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Old 09-04-09, 10:17 PM   #1
Robert Foster
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Where do you get your inspiration?

To some of us Lance and his return to racing is an inspiration but to me there is a woman that joined our group ride a few weeks ago and she inspires me to suck it up a bit and give just a bit more effort. She stayed with us for 39 miles today with two little climbs and an average speed of 16.4. She was also able to hang with a pace line doing 21 MPH for almost ten miles. She said she will be returning to ride our recovery ride tomorrow and is interested in trying a century with our group in October. Check out the picture and see why she inspires me.
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Old 09-04-09, 10:54 PM   #2
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That's great! What a role model to have on your ride -- please tell her she's inspired me, as well, and to keep up the good work!
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Old 09-05-09, 06:25 AM   #3
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I know exactly where you are coming from. Take a look at this image of the finish of a race I was in this past summer. Look back about 6 or 7 riders to the guy on the right side. Matt is an excellent rider and racer even though he has a carbon fiber leg. BTW, the CF pattern in prosthetic leg looks pretty fast.

http://i18.photobucket.com/albums/b121/ddraiss/aj.jpg
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Old 09-05-09, 06:49 AM   #4
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I'm in awe of speeds that you mentioned! I'm thinking I'm doing well when I average 12+ mph. Yes, I am impressed with your newest member. Good for her! I would be one of the "those riders" that shouldn't and wouldn't even try riding with your group, but the only way that I've gotten better is to ride with better riders than myself.
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Old 09-05-09, 07:37 AM   #5
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Originally Posted by ktytrfan View Post
I'm in awe of speeds that you mentioned! I'm thinking I'm doing well when I average 12+ mph. Yes, I am impressed with your newest member. Good for her! I would be one of the "those riders" that shouldn't and wouldn't even try riding with your group, but the only way that I've gotten better is to ride with better riders than myself.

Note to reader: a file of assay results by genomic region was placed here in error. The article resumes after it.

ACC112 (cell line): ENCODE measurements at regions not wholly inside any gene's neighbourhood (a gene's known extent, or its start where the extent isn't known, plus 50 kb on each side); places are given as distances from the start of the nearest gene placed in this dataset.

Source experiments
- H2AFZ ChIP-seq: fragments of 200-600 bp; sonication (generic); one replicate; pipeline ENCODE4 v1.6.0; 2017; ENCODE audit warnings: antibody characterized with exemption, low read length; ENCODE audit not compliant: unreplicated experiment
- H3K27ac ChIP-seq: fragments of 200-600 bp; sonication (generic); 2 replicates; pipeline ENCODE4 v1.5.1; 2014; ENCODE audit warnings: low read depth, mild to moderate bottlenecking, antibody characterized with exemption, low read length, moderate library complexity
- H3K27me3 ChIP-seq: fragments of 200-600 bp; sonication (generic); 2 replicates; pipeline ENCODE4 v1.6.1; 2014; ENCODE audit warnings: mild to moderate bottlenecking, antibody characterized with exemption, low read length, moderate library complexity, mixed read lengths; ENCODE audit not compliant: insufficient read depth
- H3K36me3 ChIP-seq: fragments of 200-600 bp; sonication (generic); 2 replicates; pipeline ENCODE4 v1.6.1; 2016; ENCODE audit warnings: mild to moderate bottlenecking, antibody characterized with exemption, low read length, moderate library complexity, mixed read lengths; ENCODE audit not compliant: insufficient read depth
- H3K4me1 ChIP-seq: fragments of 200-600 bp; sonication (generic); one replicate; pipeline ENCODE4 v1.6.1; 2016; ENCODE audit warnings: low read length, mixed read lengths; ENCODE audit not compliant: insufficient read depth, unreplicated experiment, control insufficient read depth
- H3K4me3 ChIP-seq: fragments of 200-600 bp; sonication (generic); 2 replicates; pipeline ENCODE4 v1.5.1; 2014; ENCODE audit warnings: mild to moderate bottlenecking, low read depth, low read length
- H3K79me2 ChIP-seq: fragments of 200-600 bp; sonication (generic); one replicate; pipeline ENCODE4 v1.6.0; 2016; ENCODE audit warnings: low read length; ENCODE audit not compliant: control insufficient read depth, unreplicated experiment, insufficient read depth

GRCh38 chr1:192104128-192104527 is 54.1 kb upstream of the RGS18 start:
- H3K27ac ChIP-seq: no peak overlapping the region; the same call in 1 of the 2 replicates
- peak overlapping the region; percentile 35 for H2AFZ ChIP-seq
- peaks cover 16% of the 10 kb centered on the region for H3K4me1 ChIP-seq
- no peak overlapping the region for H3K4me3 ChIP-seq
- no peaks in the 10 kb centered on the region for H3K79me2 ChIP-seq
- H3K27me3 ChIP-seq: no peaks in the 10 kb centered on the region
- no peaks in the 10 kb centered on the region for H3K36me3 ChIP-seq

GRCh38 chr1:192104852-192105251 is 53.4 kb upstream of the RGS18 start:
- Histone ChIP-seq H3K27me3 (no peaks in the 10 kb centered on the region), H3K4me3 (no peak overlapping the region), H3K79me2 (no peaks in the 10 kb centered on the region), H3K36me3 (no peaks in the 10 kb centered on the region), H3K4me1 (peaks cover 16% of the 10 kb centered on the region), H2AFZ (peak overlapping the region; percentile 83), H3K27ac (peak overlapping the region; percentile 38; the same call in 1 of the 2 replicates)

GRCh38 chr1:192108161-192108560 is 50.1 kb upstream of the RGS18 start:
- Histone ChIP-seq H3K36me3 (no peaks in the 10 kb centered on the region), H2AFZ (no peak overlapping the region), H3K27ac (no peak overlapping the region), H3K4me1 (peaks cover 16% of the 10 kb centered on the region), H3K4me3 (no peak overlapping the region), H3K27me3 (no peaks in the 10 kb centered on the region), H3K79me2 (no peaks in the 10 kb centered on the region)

I know just what you are talking about. I am not an A group rider and normally I ride with the B group. I started out with the C group last year.

Like many groups we have more than one level of rider. I had assigned one of our slower riders to stay with her and one other rider that joined her on her first ride with us. We have a no drop policy when we combine groups so you have to imagine my surprise when we stopped to regroup and she was about 200 yards ahead of the guy I had assigned to keep an eye on her. I asked her if we were pushing a bit too hard and her response was, “how else am I going to get stronger?”

No matter what she has impressed me.
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Old 09-05-09, 07:40 AM   #6
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I'd write a long response, but that story and those photos made me want to get out and ride.

THANKS!!
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Old 09-05-09, 08:19 AM   #7
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Amazing.
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Old 09-05-09, 09:27 AM   #8
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Wow! That's great! I have to hand it to her, she's doing it, and well!
--------------------------
My wife of course!...She donated a kidney few years back. She was on the bike a month later and 40 milers after a few months. Heck, she's even attmepted the 5000 ft climb (GMR) a couple of times but it was 100 degree weather and she only made it 16 of the 20 miles. She would have made it on a cool day but even in 100, she TRIED!